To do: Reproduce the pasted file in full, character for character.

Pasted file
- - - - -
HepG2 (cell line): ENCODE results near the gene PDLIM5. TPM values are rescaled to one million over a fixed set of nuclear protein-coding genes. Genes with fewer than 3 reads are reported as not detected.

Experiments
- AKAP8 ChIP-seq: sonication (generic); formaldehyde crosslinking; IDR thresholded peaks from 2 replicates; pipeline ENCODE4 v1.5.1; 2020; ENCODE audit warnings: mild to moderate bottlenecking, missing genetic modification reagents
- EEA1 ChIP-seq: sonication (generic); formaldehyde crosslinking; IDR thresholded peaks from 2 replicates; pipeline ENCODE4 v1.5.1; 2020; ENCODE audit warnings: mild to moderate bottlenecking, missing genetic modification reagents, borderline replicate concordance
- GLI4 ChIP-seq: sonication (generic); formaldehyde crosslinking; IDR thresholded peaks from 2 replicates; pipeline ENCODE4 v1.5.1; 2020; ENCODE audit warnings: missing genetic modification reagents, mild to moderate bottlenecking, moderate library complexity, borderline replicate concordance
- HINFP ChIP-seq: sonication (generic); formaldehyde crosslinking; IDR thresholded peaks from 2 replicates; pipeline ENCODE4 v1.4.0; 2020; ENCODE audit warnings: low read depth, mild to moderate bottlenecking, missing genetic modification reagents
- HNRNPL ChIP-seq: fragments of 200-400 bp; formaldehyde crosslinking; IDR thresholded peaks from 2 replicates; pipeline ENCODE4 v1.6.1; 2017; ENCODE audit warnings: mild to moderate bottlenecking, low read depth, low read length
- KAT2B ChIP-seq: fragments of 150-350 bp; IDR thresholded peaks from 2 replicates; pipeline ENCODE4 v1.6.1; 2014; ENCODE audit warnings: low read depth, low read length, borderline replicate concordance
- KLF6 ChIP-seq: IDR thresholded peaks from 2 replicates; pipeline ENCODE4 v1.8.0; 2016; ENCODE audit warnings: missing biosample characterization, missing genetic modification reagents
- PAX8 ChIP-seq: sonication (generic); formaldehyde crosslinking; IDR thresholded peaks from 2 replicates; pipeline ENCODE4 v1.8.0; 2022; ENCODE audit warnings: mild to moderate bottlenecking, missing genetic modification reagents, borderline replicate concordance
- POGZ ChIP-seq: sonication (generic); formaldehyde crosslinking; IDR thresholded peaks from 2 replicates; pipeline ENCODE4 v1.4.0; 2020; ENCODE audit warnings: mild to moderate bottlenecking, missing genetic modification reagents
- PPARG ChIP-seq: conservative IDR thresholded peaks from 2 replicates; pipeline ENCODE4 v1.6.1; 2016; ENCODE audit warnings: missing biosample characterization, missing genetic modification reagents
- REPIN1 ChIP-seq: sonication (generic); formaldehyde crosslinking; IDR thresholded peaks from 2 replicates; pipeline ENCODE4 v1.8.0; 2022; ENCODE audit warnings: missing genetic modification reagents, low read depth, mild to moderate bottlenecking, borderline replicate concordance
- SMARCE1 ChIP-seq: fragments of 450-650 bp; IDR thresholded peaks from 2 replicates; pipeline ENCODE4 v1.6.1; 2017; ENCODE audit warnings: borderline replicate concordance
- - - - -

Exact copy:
HepG2 (cell line): ENCODE results near the gene PDLIM5. TPM values are rescaled to one million over a fixed set of nuclear protein-coding genes. Genes with fewer than 3 reads are reported as not detected.

Experiments
- AKAP8 ChIP-seq: sonication (generic); formaldehyde crosslinking; IDR thresholded peaks from 2 replicates; pipeline ENCODE4 v1.5.1; 2020; ENCODE audit warnings: mild to moderate bottlenecking, missing genetic modification reagents
- EEA1 ChIP-seq: sonication (generic); formaldehyde crosslinking; IDR thresholded peaks from 2 replicates; pipeline ENCODE4 v1.5.1; 2020; ENCODE audit warnings: mild to moderate bottlenecking, missing genetic modification reagents, borderline replicate concordance
- GLI4 ChIP-seq: sonication (generic); formaldehyde crosslinking; IDR thresholded peaks from 2 replicates; pipeline ENCODE4 v1.5.1; 2020; ENCODE audit warnings: missing genetic modification reagents, mild to moderate bottlenecking, moderate library complexity, borderline replicate concordance
- HINFP ChIP-seq: sonication (generic); formaldehyde crosslinking; IDR thresholded peaks from 2 replicates; pipeline ENCODE4 v1.4.0; 2020; ENCODE audit warnings: low read depth, mild to moderate bottlenecking, missing genetic modification reagents
- HNRNPL ChIP-seq: fragments of 200-400 bp; formaldehyde crosslinking; IDR thresholded peaks from 2 replicates; pipeline ENCODE4 v1.6.1; 2017; ENCODE audit warnings: mild to moderate bottlenecking, low read depth, low read length
- KAT2B ChIP-seq: fragments of 150-350 bp; IDR thresholded peaks from 2 replicates; pipeline ENCODE4 v1.6.1; 2014; ENCODE audit warnings: low read depth, low read length, borderline replicate concordance
- KLF6 ChIP-seq: IDR thresholded peaks from 2 replicates; pipeline ENCODE4 v1.8.0; 2016; ENCODE audit warnings: missing biosample characterization, missing genetic modification reagents
- PAX8 ChIP-seq: sonication (generic); formaldehyde crosslinking; IDR thresholded peaks from 2 replicates; pipeline ENCODE4 v1.8.0; 2022; ENCODE audit warnings: mild to moderate bottlenecking, missing genetic modification reagents, borderline replicate concordance
- POGZ ChIP-seq: sonication (generic); formaldehyde crosslinking; IDR thresholded peaks from 2 replicates; pipeline ENCODE4 v1.4.0; 2020; ENCODE audit warnings: mild to moderate bottlenecking, missing genetic modification reagents
- PPARG ChIP-seq: conservative IDR thresholded peaks from 2 replicates; pipeline ENCODE4 v1.6.1; 2016; ENCODE audit warnings: missing biosample characterization, missing genetic modification reagents
- REPIN1 ChIP-seq: sonication (generic); formaldehyde crosslinking; IDR thresholded peaks from 2 replicates; pipeline ENCODE4 v1.8.0; 2022; ENCODE audit warnings: missing genetic modification reagents, low read depth, mild to moderate bottlenecking, borderline replicate concordance
- SMARCE1 ChIP-seq: fragments of 450-650 bp; IDR thresholded peaks from 2 replicates; pipeline ENCODE4 v1.6.1; 2017; ENCODE audit warnings: borderline replicate concordance